You were raging louder than the band: “He was such a dumbass – you know Frank – and he didn’t even think, he just followed me.”
You screamed in the middle of the bar, my brother a tiger snarl, and the bartender came – all tattooed and pierced – thinking you were calling for another round.
Tears streamed down your face and, still, I didn’t get it.
In my version, I was still your sister, still waiting for my turn up in the eaves, my hands on the open frame of the attic door you’d jumped through – my fucking turn. Here on the phone in 2006, another three years gone by, standing in the bottle green glow of a rain-sick night, calling you where you’re on assignment in a strip of war, your satellite phone disengaged, your cell phone disabled until the next time you return to the safety of that hotel in Qatar where the journos will all buy each other shots, poolside, and steep in silence, and you might listen to my calls, might call me back. Because I’m here, calling from Dublin, still waiting for my fucking turn.
For credit. For you to acknowledge. I was fast enough. Clever enough. This time. This time, I was the one who connected you with the lead. Your string, your fixer. Your plot on a map. Your dust-browned car driven over a border.
That night, there in the Knitting Factory, you tried to tell me what the image was that was stuck in your head: of Frank, your best friend, midair, in that infinitesimally frozen moment before his feet contacted the top window.
He jumped down with you, rolled as he hit the concrete. “That crazy Frank G laugh!” you screamed at me over the screaming band, the screaming drinkers in the screaming bar. “Fucking Frank, clueless to what could have happened.”
Even then, in the bar, it had ripped out my heart: I reminded you that I had been there. I joked, making fun of myself, “I had kid sister syndrome.”
But I could tell that wasn’t what you wanted. My friend Noor and her brother Beny had shown up then, a distraction; I’d introduced you to Beny – he became your new contact for foreign leads. But I tried to keep you going by asking if you knew what Frank was up to, if you’d kept in touch after we’d moved north.
You shook your head in frustration that I didn’t understand. Your eyes flashed wild in the green shine of the gel lights, spittle on your lip from the effort of insisting I hear you, shaking your head in frustration at what I didn’t get. You might have been drunk. Laughing later in the night, I’m sure you were.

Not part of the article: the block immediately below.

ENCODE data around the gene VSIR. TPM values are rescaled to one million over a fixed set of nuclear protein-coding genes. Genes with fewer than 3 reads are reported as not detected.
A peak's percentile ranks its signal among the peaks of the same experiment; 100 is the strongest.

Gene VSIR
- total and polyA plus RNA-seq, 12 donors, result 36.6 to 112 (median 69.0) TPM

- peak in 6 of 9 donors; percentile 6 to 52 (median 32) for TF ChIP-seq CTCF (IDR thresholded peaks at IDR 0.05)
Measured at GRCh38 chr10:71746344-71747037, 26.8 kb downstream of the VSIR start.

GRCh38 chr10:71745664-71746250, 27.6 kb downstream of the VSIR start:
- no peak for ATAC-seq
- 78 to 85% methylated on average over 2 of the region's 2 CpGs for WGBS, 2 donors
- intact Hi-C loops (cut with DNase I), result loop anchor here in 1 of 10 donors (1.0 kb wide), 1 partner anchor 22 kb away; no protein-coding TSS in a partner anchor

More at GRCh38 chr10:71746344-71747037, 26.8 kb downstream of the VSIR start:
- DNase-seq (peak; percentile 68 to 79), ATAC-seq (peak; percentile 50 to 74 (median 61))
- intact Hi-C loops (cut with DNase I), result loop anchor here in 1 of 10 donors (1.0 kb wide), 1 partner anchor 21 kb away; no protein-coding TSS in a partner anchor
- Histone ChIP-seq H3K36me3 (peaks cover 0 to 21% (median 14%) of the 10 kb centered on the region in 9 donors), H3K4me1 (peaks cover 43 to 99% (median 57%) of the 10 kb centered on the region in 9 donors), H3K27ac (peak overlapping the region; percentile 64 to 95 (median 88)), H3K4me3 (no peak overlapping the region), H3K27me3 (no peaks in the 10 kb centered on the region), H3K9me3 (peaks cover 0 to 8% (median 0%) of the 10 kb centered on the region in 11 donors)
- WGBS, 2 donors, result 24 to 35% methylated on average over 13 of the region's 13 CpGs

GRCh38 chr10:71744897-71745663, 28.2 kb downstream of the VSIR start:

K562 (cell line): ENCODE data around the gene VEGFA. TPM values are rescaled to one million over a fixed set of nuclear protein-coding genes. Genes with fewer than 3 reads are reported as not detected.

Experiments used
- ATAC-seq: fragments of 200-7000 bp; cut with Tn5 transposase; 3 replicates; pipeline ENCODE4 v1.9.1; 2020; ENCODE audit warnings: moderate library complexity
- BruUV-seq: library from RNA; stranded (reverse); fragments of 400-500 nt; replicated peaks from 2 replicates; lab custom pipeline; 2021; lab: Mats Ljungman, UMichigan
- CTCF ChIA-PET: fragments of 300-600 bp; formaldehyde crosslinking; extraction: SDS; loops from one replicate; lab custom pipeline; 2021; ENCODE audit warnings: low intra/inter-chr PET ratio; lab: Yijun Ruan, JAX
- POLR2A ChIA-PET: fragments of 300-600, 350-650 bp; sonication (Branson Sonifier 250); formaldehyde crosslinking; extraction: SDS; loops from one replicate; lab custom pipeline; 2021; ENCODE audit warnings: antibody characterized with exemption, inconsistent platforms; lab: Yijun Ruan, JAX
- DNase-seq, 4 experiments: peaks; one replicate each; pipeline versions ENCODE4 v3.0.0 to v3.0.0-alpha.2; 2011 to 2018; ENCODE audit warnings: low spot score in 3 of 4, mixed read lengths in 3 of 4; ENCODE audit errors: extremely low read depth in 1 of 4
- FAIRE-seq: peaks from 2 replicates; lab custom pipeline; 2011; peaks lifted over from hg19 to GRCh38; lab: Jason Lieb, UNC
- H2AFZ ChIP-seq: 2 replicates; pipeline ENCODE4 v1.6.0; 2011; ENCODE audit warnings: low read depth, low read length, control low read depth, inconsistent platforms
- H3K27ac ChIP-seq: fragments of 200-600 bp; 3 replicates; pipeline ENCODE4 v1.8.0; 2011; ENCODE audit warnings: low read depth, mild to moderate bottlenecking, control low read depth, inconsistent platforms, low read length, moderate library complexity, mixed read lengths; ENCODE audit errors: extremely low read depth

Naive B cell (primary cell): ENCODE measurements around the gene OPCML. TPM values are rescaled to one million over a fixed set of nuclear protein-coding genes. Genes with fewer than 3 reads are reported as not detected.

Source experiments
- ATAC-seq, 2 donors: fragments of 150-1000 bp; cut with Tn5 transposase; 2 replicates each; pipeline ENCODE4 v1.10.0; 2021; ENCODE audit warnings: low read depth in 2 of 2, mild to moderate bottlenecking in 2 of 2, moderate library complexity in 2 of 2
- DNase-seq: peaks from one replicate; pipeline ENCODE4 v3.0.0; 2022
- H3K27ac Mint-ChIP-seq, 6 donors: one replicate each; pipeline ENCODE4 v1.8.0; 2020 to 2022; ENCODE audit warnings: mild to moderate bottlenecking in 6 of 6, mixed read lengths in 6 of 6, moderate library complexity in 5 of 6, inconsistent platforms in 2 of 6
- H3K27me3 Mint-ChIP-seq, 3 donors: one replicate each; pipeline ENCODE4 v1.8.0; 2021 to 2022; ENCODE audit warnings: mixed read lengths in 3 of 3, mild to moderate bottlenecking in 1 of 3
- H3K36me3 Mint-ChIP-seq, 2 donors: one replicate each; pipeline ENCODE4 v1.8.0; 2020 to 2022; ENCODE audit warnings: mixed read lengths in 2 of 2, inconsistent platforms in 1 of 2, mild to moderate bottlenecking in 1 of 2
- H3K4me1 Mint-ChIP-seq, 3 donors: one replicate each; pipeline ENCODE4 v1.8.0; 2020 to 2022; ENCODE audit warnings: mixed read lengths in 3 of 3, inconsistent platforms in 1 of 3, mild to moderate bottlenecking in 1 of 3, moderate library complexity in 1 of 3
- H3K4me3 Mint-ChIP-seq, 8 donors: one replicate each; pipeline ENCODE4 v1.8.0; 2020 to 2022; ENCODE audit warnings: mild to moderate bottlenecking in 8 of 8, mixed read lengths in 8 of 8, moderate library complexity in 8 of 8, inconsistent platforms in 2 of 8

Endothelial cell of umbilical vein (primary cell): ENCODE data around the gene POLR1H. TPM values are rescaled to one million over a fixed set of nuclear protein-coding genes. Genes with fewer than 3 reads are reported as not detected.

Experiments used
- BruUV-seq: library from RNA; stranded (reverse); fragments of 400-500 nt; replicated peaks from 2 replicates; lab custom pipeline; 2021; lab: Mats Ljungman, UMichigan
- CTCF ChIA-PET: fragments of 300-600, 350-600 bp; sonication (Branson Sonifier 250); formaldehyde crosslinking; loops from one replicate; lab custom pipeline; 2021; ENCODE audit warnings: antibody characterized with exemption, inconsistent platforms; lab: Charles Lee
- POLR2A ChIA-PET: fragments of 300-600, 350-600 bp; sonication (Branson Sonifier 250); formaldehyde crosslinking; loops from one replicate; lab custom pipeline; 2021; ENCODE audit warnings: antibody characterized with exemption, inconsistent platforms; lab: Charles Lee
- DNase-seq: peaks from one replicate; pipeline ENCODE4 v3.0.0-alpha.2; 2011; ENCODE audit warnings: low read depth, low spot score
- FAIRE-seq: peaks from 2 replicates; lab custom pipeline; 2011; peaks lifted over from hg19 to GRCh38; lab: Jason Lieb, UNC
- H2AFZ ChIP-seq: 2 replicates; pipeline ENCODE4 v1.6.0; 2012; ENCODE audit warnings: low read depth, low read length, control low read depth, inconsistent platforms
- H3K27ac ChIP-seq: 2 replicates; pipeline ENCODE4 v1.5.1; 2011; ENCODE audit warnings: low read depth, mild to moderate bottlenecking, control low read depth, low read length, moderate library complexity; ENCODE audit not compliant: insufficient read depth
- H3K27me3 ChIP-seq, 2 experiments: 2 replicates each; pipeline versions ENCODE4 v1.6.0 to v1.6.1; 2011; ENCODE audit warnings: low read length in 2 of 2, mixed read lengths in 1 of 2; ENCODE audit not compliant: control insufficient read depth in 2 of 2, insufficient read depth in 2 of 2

But stranded tonight in Ireland, every contact I know having been a dead end, I’m screaming into the dead air of the line. I wanted to understand, Danny. Do you get that? Just like I wanted to jump off the ledge onto the windows after you. Just like I wanted you to answer, any of these times, to hear you safe and successful and in awe of the world, to hear you say, “I wish you could see this, Cara. This place is amazing. I wish you were here.”
It’s never left, that feeling of your hand holding my head close to be sure I didn’t pull away and miss it. You might have been drunk.
But you raged.
Trying to get me to understand how much more real the experience was in your memory, in your body: Frank forever midair.
How you held in your body the anticipation of the first window splitting, and then the one under it and the one under that, five feet of glass plates, a dozen stacked windows, and your Frank slicing through them. How you didn’t just see Frank’s body shredded in your mind but felt it deep into your muscles, through your ribs, shredding your lungs with a memory and pain that had never happened.
How your voice cracked when you told me, “It never leaves you, Care. The thought you might’ve caused the death of someone you love.”
I dial and dial and dial to tell you, I get it now.
Elissa Field’s writing has appeared in Reckon Review, SmokeLong Quarterly, Hypertext, Conjunctions, Adelaide, Writer Unboxed, and elsewhere. Her work has been a finalist or shortlisted for awards including the SmokeLong Summer Fiction Contest and the James Jones First Novel Fellowship. She and her sons live in a ridiculously cool historic house under an ancient mango tree. She teaches at a school for the arts. This story is related to themes of her novel, underway. She is also at work on a collection of stories. Find her on twitter @elissafield or elissalaurenfield.com.